Over my many years of preparing various recipes, I have heard and read many cooking tips and ideas. Some of them have proved to be true while others are totally false. Here, in my opinion, are the top 10 cooking myths.
1. ALL THE ALCOHOL COOKS OUT OF FOOD AND ONLY THE FLAVOR REMAINS.
FALSE: There won’t be enough alcohol left to make you drunk from eating one slice of rum cake but there is still some alcohol in it. When you simmer a sauce that contains wine or liquor, as much as 50 per cent of the alcohol can remain. It depends on how long the sauce simmers and the size of the pan used. When baking a cake, the evaporated alcohol must work its way out of the batter, which means that even less will burn off than if using an open pan. Maybe this explains why Aunt Lucy is so happy after eating several pieces of rum candy at the family Christmas dinner!!
SEARING MEAT BEFORE COOKING SEALS IN IT’S JUICES.
FALSE: The reason for searing meat before cooking is to caramelize the exterior which intensifies the flavor through a series of complex chemical reactions. The meat will cook up just as tender without searing it. I have personally prepared meat both ways and was unable to detect any difference in the tenderness of the meat.
3. DECAFFEINATED COFFEE DOES NOT CONTAIN ANY CAFFEINE.
FALSE: During the decaffeinating process, between 97 and 99 percent of the caffeine is removed, so there is some caffeine remaining. If you are caffeine sensitive or if you drink 6 to 10 cups of decaffeinated coffee per day, you might feel some effect from these minimal amounts. I am one of those caffeine sensitive people, although I do not drink 6 to 10 cups a day. The caffeine in decaffeinated coffee does not interfere with my sleep routine or make me jittery during the day.
4. BUTTER WILL SPOIL IF NOT STORED IN THE REFRIGERATOR.
FALSE: Salted butter will rarely spoil even if you leave it out of the refrigerator all the time. The salt impedes the growth of bacteria which causes spoilage. Unsalted butter might spoil after about a week unrefrigerated, even though it does contain some natural salt. Even though it might not spoil, I am in the habit of keeping butter in the refrigerator. But it is good to know that if I forget and leave it out, it will still be edible!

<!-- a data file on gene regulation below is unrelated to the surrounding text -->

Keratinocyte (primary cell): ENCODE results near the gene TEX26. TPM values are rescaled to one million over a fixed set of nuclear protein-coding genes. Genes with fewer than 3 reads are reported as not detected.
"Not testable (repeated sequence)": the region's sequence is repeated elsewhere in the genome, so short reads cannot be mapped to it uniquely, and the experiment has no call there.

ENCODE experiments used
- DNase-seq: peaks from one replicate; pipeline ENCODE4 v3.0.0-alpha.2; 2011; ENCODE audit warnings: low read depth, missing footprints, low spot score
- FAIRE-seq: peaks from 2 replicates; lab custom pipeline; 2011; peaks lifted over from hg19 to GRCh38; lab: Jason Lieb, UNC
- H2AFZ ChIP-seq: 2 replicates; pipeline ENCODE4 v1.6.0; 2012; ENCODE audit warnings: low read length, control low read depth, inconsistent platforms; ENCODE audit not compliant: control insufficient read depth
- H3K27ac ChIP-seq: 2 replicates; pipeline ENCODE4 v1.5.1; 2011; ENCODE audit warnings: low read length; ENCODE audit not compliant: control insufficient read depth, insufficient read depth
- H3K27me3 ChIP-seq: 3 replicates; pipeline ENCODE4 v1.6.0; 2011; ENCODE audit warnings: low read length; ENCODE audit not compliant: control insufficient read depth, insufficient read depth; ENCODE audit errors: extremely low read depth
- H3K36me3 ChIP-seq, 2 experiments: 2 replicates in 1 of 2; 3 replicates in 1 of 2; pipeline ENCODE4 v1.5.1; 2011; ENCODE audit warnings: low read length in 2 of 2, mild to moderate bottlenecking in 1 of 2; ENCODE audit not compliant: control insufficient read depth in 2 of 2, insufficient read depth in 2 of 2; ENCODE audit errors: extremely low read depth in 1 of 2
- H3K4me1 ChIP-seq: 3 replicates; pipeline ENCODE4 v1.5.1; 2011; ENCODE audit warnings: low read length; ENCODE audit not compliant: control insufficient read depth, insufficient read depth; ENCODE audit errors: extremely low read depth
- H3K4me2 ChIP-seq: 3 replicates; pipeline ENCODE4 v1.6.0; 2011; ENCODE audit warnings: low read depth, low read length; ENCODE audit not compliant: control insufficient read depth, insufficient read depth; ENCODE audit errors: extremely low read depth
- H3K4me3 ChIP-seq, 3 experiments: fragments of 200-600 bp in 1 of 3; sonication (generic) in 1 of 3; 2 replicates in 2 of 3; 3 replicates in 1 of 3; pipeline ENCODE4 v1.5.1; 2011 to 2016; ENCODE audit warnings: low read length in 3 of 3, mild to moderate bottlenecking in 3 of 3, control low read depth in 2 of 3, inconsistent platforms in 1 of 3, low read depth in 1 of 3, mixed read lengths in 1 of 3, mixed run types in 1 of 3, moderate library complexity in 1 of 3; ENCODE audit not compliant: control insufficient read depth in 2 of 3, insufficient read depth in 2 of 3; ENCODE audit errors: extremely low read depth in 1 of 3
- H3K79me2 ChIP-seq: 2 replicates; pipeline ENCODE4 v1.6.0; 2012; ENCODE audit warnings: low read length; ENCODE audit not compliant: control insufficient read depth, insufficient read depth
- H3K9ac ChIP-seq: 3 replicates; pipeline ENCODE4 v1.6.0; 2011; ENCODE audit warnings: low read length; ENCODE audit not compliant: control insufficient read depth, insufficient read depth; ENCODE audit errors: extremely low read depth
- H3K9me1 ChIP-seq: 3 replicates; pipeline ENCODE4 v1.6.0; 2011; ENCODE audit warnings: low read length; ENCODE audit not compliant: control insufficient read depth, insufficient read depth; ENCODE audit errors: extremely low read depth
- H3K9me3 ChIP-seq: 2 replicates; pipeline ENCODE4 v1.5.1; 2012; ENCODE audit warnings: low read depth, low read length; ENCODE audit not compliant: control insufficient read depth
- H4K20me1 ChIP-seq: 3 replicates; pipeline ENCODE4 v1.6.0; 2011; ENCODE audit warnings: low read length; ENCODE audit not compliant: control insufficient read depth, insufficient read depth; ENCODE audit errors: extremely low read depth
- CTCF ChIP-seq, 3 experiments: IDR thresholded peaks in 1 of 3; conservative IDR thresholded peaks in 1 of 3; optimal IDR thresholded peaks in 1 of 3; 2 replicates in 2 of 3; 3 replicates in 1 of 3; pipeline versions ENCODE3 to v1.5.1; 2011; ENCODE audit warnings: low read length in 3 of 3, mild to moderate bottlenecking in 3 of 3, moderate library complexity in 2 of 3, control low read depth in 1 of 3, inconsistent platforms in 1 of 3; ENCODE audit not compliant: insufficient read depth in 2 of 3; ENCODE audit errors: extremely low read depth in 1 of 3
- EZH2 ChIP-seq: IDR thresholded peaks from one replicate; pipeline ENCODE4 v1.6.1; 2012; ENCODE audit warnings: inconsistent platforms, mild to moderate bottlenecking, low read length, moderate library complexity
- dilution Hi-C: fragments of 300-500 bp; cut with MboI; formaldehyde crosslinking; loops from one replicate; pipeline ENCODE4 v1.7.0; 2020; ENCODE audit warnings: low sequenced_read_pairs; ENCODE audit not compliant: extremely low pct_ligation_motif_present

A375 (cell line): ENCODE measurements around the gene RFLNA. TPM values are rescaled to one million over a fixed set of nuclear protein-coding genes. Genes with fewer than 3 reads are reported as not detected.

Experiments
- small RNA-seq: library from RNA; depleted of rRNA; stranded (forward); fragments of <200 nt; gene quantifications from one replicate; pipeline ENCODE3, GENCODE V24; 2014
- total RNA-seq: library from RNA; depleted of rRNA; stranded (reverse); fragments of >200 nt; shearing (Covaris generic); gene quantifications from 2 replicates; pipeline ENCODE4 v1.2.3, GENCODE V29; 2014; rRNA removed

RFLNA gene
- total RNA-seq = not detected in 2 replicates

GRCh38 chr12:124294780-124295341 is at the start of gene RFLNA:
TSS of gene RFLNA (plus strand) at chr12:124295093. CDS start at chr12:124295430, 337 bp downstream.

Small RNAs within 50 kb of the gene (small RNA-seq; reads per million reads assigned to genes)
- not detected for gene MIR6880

5. TOMATOES SHOULD BE STORED IN THE REFRIGERATOR CRISPER.
FALSE: The cold refrigerator temperatures damage the cellular membranes of the tomato and causes a mealy texture as well as loss of flavor. Tomatoes should be stored at room temperature to retain their best texture and flavor. They will, like all fruits, continue to ripen and mature after picking. I have stored tomatoes both in the crisper and at room temperature and found that tomatoes kept at room temperature do indeed stay fresher longer.
6. OVER-COOKED VEGETABLES LOSE ALL THEIR NUTRIENTS.
FALSE: Over-cooking vegetables will remove most of their vitamins, which are water soluble. They will, however, retain important minerals such as potassium and iron. The best process for vegetables is to steam them lightly. This will retain a larger amount of vitamins and minerals than cooking them in water. And they will definitely have more taste appeal than a soggy, over-cooked and mushy vegetable!
7. USING SHORTENING MAKES COOKIES FLUFFIER.
TRUE: Shortening does not contain water, so it will produce cookies that stand taller than ones made with all butter. But the price paid will be loss of flavor. To retain the flavor and still have fluffy cookies try using 1/2 shortening and 1/2 butter. You will definitely taste the flavor difference! Better yet, use all butter, have a flatter cookie, and enjoy a lot more flavor!
8. BAKING POWDER WILL LAST INDEFINITELY.
FALSE: Baking powder is chemically designed to react when combined with water. If it gets wet or is stored in a humid environment, it will lose its potency. An easy way to test the potency of baking powder is to put some in a glass of water. If it bubbles it is good. If not, it is time to buy fresh. There’s nothing worse, in my opinion, than baking a batch of biscuits or a loaf of bread that does not rise properly!
9. SALTING BEANS DURING COOKING WILL MAKE THEM TOUGH.
FALSE: Beans that are salted before cooking are just as tender as beans salted after cooking. The only apparent difference will be the taste. Most all foods, including beans, should be salted at the beginning of the cooking process. They will taste better due to the combining with other flavoring elements. I usually always salt my beans at the beginning of the cooking process, but those times when I have forgotten, there was no apparent difference in the tenderness of the beans. There was however, a difference in the taste!
10. ADDING OIL TO THE COOKING WATER WILL PREVENT PASTA FROM STICKING.
FALSE: Since oil and water do not mix, the oil will simply remain in the water and be discarded when the pasta is drained. A good quality pasta should not stick or clump. Always use a pot large enough to hold an ample amount of water for cooking so as not to crowd the pasta while cooking. An insufficient amount of water will cause a build-up of starch which in turn will cause the pasta to stick and clump. I have cooked pasta both ways, with oil and without, just to see if there was a difference, and found none. However, I did find that the better the quality of the pasta, the less likely you would be to experience any sticking or clumping.